Cosplay is a mainstay of the modern fan convention. In popular culture, it is practically a synonym for "fan convention."
Eye-popping, physics-defying costumes thrill and amaze fans of Japanese video games, anime and manga by bringing their favorite characters to life, and is itself the ultimate expression of fandom, according to Yaya Han, an Atlanta-based cosplayer who has had a high profile in the cosplay comunity for the last 12 years.
"To me it's an unlimited creative outlet," Han said. "Before I was a cosplayer, I was a fan artist. I would draw my favorite characters and sell the pieces at art auctions."
"But once I discovered cosplay, it was like, 'I don't have to draw my favorite characters, I can become my favorite characters.'"
The cosplay community, by and large, create their own costumes, she said. Developing sewing, painting, sculpting, jewelry-making and wig-styling skills is part of this fan-base homage to Japanese entertainment.
And yet, when seen outside the context of fandom, cosplay is not always seen as the result of skilled craftsmanship. Han said that many reporters have asked her questions that confuse her practice with LARPing. Recently, cosplay has been portrayed in the media as being more about cleavage and snagging dates with wide-eyed fanboys. FULL POST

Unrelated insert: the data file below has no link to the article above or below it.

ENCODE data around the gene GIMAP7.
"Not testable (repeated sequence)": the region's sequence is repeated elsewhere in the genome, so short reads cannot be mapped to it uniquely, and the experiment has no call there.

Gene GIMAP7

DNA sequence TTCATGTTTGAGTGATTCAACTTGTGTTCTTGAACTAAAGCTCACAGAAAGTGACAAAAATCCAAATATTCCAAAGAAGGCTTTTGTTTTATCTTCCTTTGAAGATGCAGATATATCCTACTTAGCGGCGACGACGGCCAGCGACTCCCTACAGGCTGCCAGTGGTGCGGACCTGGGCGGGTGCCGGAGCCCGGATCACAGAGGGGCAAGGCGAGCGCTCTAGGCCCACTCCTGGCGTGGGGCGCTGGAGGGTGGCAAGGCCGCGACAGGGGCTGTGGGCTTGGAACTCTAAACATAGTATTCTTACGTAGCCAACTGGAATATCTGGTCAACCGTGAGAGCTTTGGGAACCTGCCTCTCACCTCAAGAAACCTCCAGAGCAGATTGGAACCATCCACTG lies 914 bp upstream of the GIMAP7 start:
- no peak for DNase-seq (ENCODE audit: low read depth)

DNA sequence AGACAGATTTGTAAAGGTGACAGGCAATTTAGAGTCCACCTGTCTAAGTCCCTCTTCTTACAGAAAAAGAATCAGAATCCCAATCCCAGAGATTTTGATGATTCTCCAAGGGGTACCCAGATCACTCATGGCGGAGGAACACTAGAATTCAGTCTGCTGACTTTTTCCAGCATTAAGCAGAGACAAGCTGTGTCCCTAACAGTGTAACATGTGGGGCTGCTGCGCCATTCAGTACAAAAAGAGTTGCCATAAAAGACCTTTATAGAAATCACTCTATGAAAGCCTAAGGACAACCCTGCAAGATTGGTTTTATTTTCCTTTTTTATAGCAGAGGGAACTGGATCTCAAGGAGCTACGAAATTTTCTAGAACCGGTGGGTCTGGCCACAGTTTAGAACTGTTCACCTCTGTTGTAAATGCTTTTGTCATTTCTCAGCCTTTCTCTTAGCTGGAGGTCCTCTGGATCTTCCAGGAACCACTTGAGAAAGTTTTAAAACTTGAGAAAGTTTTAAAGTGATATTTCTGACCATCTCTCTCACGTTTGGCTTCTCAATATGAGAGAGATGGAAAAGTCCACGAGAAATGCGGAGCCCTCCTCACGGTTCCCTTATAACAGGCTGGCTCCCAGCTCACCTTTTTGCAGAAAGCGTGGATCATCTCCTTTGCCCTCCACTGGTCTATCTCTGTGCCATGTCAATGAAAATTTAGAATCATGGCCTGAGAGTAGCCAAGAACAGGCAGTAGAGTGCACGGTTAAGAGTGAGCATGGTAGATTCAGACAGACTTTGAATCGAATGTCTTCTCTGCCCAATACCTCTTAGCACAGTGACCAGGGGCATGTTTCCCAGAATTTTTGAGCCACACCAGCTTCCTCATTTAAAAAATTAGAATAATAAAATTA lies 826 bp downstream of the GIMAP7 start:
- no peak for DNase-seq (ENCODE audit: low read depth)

Children’s classic “The Phantom Tollbooth” is turning 50, and a documentary is being prepared for the occasion.
Brooklyn filmmaker Hannah Jayanti and her team are working with author Norton Juster and illustrator Jules Feiffer on the film, which details the beloved book’s beginnings.
“We follow Norton and Jules as they return to the house in Brooklyn Heights where Norton began writing a little story ‘to get his mind off of what he had to do,’” reads the doc’s website.
The Death Star in "Star Wars" reeled in space ships with "tractor beams." So did Captain Kirk's USS Enterprise on "Star Trek."
Now NASA's Goddard Space Flight Center in Greenbelt, Maryland, aims to develop a real tractor beam, but on a much smaller scale.
Here's the concept: Unmanned space probes might use laser beam technology to catch tiny particles several meters away and pull them into the probe for analysis.
Technically, the idea isn't called a "tractor beam" – scientists know it as "optical trapping." Its beginnings date back to the 1970s, according to NASA's Paul Stysley and Barry Coyle. They, along with colleague Demetrios Poulios, have been given $100,000 to begin the first phase toward developing the technology.